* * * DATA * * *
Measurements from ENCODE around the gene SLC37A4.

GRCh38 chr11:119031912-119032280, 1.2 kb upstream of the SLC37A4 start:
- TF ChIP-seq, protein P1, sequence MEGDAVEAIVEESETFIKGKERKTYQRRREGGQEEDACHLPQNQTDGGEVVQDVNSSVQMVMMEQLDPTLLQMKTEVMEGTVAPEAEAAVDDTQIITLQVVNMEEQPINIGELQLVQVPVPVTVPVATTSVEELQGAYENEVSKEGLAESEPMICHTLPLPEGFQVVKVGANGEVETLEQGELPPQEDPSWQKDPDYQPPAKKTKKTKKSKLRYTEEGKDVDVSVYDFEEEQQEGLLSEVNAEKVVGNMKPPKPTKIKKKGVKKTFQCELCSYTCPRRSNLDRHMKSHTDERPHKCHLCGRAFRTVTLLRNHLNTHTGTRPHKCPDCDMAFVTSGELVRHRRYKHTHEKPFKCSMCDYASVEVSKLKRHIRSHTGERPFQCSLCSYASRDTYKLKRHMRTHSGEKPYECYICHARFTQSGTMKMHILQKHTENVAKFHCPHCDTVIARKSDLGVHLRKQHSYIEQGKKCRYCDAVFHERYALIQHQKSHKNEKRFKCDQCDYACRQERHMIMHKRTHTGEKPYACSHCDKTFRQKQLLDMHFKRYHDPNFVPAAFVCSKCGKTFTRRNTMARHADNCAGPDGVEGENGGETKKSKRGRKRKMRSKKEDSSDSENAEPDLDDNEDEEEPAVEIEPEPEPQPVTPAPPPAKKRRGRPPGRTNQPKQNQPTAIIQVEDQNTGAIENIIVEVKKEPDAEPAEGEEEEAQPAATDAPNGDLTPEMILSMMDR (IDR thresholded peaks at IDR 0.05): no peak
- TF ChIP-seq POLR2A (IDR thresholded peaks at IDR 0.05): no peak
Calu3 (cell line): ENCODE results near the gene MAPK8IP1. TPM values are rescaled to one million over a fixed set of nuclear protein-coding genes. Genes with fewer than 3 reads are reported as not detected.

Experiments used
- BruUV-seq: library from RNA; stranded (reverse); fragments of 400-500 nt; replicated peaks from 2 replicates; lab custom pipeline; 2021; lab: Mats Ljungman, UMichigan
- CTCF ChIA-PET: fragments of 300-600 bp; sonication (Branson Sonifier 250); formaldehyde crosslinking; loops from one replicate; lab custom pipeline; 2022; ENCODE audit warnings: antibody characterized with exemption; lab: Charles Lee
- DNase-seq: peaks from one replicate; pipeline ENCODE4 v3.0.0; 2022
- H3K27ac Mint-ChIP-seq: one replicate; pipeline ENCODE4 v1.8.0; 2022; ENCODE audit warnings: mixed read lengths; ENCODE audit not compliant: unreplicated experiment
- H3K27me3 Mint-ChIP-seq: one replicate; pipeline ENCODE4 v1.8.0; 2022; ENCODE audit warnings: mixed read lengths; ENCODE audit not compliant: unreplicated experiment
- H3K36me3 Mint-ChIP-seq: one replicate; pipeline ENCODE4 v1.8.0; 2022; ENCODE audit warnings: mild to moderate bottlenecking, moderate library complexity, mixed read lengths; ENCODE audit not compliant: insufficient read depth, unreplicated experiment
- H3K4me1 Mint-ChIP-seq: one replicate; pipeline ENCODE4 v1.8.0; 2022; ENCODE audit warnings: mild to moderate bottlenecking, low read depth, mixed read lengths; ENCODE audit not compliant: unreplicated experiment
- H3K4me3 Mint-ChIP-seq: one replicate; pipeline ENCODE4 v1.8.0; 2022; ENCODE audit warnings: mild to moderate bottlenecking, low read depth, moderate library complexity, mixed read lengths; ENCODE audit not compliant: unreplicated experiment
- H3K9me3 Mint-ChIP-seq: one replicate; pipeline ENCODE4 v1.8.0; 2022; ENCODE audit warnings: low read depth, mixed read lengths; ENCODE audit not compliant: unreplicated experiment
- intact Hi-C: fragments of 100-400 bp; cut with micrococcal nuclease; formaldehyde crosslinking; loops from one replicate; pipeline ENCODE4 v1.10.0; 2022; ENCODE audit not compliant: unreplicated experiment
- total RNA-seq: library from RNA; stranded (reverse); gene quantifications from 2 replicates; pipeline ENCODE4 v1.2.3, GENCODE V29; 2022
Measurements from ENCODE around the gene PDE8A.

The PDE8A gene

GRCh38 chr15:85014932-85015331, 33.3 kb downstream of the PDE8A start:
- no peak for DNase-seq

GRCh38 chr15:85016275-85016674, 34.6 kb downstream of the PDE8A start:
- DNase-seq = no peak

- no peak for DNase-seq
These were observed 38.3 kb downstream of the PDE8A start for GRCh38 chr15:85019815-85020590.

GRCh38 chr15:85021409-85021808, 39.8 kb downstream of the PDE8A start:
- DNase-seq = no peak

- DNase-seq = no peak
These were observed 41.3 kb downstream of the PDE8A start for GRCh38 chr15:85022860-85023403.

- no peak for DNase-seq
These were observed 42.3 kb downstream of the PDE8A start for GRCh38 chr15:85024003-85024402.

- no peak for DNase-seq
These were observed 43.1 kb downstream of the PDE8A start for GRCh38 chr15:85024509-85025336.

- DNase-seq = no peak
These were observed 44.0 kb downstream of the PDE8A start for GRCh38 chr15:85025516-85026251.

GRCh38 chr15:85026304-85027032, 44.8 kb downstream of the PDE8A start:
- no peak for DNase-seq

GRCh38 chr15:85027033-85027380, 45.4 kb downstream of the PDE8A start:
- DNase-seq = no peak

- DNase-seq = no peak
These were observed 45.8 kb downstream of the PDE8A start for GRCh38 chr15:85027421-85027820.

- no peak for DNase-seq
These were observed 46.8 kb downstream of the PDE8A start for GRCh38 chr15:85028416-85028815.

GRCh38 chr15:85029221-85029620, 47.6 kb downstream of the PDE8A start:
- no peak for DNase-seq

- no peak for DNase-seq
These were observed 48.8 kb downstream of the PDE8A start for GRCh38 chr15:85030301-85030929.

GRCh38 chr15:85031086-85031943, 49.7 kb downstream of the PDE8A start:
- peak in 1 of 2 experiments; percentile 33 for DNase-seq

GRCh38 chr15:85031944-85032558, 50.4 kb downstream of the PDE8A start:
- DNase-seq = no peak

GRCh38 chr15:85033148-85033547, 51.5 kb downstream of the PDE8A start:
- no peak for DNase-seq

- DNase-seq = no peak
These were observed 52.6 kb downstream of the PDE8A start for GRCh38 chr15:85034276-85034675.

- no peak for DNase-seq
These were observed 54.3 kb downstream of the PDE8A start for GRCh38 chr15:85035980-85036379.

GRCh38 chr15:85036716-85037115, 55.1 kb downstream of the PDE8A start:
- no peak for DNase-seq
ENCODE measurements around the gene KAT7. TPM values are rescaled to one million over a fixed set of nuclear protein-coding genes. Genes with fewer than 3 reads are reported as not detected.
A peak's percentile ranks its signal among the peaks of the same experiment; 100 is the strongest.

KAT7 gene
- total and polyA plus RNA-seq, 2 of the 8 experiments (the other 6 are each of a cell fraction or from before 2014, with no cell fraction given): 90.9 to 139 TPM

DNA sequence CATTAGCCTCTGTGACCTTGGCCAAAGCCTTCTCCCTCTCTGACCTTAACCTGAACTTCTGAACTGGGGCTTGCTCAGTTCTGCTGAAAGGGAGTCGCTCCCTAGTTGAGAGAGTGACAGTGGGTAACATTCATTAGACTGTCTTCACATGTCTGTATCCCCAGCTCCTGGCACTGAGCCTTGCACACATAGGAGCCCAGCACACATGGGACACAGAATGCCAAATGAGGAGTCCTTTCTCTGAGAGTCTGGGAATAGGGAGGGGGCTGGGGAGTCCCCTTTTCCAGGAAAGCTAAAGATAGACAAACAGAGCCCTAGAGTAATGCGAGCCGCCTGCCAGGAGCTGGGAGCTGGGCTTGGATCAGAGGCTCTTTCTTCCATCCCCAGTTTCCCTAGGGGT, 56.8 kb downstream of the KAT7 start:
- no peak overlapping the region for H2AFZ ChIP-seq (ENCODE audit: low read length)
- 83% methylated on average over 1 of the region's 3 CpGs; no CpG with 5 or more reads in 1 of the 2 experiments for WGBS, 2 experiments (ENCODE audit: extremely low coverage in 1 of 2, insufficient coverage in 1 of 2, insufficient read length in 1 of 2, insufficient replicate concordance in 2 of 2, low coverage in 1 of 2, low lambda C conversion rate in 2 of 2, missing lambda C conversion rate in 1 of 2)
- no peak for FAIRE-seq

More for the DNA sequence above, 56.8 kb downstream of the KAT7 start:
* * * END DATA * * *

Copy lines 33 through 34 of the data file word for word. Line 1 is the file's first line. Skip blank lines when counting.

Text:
These were observed 43.1 kb downstream of the PDE8A start for GRCh38 chr15:85024509-85025336.

- DNase-seq = no peak